Certainly, anyone interested in the history of the Holocaust will find Ms. Posner's book a great read.  She provides plenty of sources for additional reading, so the especially curious will find a rich supply of information.  Yes, the subject matter of The Pharmacist of Auschwitz is horrifying and depressing, but it's a cautionary tale to which we should all pay heed.

4 comments:

  1. The parallels between early Nazi Germany and today's U.S. are eerie.

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  2. I know. I watched a horrifying documentary on Netflix last night that showed actual footage of what Allied forces found when they liberated the camps. It was just awful.

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    1. I understand that the men and women who staffed the military forces, as well as their spouses, were made of stronger stuff than that of which most of us living today are made, but I really wonder how many of them were ever the same after seeing and doing some of what they saw and did, though much of that can presumably be said about those who comprise today's armed forces as well. Some of those experiences -- storming the beach at Normandy knowing it was only the sheer numbers that would make the mission successful and that it was the luck of the draw in terms of who would survive, coming upon one of Hitler's death camps, enduring Japanese POW camps, spending any time at all on submarines [though I've read the menus, and thoe on U.S. subs during wWII did at least eat well, though that's little compensation] -- all of it sounds like more than I could live through.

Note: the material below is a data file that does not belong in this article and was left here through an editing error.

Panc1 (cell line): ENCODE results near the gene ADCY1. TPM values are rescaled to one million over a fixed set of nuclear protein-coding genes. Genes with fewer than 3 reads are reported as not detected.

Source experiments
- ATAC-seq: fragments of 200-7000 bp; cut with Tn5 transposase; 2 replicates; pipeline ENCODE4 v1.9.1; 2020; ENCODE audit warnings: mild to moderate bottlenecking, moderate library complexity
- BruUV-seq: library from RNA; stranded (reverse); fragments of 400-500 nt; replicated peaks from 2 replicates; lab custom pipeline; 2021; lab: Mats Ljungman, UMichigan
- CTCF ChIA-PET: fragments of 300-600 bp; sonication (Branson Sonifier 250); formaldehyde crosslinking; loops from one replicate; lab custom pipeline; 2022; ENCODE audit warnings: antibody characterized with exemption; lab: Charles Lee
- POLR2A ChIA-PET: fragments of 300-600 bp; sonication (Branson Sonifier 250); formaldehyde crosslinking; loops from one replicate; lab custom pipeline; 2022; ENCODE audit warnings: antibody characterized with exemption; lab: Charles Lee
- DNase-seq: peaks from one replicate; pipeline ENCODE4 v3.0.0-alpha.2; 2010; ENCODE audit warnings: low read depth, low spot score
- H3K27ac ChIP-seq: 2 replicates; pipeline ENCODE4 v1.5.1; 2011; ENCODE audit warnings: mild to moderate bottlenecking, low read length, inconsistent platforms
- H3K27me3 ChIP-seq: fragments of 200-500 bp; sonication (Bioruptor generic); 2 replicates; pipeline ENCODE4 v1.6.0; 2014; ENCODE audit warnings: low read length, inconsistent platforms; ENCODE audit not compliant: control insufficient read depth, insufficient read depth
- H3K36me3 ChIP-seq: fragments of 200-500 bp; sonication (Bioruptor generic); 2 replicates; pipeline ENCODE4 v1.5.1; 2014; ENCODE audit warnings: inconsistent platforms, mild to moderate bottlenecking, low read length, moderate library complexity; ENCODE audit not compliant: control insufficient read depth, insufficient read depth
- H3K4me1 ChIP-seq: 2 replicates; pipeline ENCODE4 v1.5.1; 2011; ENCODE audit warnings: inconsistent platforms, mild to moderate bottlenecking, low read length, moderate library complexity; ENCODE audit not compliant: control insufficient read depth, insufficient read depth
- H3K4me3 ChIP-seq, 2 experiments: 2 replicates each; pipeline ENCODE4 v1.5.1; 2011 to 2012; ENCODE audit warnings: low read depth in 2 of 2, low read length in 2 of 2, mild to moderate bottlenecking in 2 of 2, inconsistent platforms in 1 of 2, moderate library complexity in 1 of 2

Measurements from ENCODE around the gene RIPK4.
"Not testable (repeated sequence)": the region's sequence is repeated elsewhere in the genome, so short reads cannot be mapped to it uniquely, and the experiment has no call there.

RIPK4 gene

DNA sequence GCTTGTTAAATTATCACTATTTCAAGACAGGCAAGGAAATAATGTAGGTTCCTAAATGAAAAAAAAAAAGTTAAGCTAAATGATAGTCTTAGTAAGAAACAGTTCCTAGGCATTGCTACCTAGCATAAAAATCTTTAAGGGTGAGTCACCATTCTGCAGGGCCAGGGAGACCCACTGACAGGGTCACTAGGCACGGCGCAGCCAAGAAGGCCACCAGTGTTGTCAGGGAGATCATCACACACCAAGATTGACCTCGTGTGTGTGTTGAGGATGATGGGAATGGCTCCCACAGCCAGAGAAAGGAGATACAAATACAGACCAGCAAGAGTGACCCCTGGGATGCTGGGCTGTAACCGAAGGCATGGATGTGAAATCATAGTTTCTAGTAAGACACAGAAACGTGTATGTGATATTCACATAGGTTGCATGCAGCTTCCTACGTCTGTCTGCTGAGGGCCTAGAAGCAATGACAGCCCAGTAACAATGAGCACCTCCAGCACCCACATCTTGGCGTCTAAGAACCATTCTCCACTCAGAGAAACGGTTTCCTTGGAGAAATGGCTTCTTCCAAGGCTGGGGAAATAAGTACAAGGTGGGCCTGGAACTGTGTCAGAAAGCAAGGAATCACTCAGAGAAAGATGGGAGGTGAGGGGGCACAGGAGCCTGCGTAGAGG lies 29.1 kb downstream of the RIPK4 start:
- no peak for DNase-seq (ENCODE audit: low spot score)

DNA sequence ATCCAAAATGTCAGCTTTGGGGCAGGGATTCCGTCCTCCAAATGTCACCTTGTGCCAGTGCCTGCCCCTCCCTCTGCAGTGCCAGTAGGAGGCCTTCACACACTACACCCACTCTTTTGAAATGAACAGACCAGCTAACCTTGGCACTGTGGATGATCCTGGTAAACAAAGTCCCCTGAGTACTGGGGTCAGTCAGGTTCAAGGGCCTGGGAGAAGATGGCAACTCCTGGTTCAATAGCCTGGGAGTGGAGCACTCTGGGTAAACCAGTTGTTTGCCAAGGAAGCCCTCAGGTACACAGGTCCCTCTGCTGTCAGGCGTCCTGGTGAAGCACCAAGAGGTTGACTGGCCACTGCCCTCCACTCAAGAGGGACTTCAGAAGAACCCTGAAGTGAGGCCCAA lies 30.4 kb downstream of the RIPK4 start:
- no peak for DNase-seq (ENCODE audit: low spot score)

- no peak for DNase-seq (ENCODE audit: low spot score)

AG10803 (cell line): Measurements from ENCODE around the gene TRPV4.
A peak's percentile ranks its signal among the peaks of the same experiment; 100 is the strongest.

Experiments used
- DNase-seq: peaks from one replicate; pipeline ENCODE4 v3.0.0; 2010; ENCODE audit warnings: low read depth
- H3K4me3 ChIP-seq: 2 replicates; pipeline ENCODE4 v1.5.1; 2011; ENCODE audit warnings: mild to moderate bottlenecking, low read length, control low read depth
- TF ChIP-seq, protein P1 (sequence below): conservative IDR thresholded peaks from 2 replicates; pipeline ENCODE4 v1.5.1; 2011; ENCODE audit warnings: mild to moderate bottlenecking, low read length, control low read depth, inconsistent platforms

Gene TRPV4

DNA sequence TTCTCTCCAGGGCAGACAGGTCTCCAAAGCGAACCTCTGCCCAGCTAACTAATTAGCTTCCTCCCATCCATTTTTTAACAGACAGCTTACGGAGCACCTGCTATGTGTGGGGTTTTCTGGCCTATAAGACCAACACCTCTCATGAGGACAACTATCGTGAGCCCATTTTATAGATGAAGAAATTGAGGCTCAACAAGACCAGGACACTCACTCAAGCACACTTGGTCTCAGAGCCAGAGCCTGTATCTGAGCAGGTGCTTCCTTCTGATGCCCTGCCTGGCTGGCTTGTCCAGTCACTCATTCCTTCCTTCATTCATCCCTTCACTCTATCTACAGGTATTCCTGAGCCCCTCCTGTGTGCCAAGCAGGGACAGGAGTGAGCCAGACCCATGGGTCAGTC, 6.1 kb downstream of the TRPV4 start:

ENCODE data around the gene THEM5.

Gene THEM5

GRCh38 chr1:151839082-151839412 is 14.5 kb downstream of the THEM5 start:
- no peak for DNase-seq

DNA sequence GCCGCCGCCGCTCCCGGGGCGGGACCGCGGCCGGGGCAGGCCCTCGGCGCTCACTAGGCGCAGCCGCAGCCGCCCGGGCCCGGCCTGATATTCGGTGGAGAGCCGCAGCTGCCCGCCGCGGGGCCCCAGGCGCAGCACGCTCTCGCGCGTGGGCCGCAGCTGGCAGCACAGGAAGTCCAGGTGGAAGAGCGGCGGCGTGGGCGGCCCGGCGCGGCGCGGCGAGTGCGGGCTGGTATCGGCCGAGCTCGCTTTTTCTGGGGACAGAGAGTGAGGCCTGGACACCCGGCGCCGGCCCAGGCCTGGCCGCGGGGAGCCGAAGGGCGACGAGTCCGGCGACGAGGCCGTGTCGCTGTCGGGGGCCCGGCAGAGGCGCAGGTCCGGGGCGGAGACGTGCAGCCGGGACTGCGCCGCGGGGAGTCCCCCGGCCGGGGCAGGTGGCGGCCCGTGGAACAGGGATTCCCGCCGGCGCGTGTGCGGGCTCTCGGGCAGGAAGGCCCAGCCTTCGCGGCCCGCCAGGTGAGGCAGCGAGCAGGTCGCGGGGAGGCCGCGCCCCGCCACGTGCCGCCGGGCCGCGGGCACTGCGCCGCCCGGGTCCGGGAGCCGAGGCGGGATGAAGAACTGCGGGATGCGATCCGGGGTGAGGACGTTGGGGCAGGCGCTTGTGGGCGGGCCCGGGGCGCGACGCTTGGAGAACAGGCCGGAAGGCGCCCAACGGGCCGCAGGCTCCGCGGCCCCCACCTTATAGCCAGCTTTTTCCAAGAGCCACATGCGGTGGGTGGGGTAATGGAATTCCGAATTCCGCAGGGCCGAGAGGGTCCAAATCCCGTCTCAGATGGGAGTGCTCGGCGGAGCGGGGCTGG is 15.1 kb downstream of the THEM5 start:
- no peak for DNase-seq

One of my cousins is a techie. In theory he's pretty far removed from the worst of the worst, but one of his assignments was at a mobile auxiliary hospital in Kuwait. his job, in addition to managing communications, was to, along with the other guy who shared his job description, keep all computerized equipment operative. Everyone associated in any way with the hospital there, however, was secondarily a medic and had some training in that line, though obviously some possessed greater medical skills than did others. I can't remember if I mentioned this before, but my cousin's job when a large number of incoming wounded were delivered simultaneously was, after the wounded were triaged, to talk to those for whom nothing could be done until they died. He only had to do it twice, but that's two times more than I would care to do it.

      I don't even like to think about what those death camps were like when the troops finally got to them.

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    2. Stacks and stacks of corpses or people who were nearly dead.